Two of the world's biggest democracies should do more to strengthen democratic institutions, US Secretary of State Antony Blinken said today during his India visit.
"Shared values - freedom and equality - are key and none of us have done enough. We need to strengthen our democratic institutions. This is at the core of our relationship, beyond strategic and economic ties," Mr Blinken said.
"One of the elements Americans admire most is fundamental freedom and human rights. That's how we define India. India's democracy is powered by free-thinking citizens," Mr Blinken said.
Mr Blinken told civil society groups - his first appointment before meeting Foreign Minister S Jaishankar and Prime Minister Narendra Modi - that the US and India are "connected by shared values" such as rule of law and freedom of religion.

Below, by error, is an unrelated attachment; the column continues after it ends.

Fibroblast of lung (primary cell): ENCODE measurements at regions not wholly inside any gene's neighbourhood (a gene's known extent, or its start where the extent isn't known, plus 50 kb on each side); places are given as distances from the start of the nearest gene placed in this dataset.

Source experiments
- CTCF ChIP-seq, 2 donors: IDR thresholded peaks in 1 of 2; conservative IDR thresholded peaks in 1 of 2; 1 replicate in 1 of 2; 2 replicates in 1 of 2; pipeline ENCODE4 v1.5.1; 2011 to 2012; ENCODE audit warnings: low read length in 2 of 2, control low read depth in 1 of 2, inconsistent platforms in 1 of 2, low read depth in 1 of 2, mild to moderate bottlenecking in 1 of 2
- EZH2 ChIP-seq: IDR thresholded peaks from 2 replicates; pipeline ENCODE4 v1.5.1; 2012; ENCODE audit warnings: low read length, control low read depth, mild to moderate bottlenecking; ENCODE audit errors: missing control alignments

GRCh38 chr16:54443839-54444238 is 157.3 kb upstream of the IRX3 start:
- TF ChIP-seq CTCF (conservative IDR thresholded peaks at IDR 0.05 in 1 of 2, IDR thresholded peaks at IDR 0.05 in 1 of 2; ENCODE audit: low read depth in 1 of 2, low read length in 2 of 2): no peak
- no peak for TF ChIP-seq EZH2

"Both of our democracies are works in progress... As I said before, sometimes that process is painful. Sometimes it's ugly. But the strength of democracy is to embrace it," Mr Blinken said.
The Modi government has faced criticism over growing use of anti-terrorism legislation and sedition laws to arrest campaigners, journalists and students. The Supreme Court on July 15 described the British-era sedition law as "colonial", and questioned whether the law was "still necessary after 75 years of Independence".
In the talks with Mr Blinken, Indian officials are expected to express alarm over Taliban gains in Afghanistan. India is worried that a possible takeover of Afghanistan by the Taliban, which it sees as backed by Pakistan, will turn the country into a base for terrorists to attack India.
The Taliban welcomed virulently anti-Indian terrorists when it ruled Afghanistan from 1996 to 2001. A hijacked Indian airliner was flown to the Taliban bastion of Kandahar in 1999.
India, a firm backer of the Afghan government with billions of dollars in development aid, recently evacuated some of its staff from its Kandahar consulate due to the worsening security situation.